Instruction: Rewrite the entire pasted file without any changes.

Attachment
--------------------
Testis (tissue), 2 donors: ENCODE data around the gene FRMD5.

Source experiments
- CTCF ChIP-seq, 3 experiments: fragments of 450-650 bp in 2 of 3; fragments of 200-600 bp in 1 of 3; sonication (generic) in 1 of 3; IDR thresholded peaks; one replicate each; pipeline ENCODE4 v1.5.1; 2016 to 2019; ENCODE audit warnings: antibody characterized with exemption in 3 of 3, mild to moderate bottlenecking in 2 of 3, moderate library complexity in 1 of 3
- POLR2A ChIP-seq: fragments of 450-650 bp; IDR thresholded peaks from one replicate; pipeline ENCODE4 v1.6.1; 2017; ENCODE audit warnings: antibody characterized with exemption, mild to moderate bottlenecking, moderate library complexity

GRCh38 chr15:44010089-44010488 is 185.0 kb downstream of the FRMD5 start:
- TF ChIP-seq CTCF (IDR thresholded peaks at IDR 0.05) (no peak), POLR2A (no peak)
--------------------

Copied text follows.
Testis (tissue), 2 donors: ENCODE data around the gene FRMD5.

Source experiments
- CTCF ChIP-seq, 3 experiments: fragments of 450-650 bp in 2 of 3; fragments of 200-600 bp in 1 of 3; sonication (generic) in 1 of 3; IDR thresholded peaks; one replicate each; pipeline ENCODE4 v1.5.1; 2016 to 2019; ENCODE audit warnings: antibody characterized with exemption in 3 of 3, mild to moderate bottlenecking in 2 of 3, moderate library complexity in 1 of 3
- POLR2A ChIP-seq: fragments of 450-650 bp; IDR thresholded peaks from one replicate; pipeline ENCODE4 v1.6.1; 2017; ENCODE audit warnings: antibody characterized with exemption, mild to moderate bottlenecking, moderate library complexity

GRCh38 chr15:44010089-44010488 is 185.0 kb downstream of the FRMD5 start:
- TF ChIP-seq CTCF (IDR thresholded peaks at IDR 0.05) (no peak), POLR2A (no peak)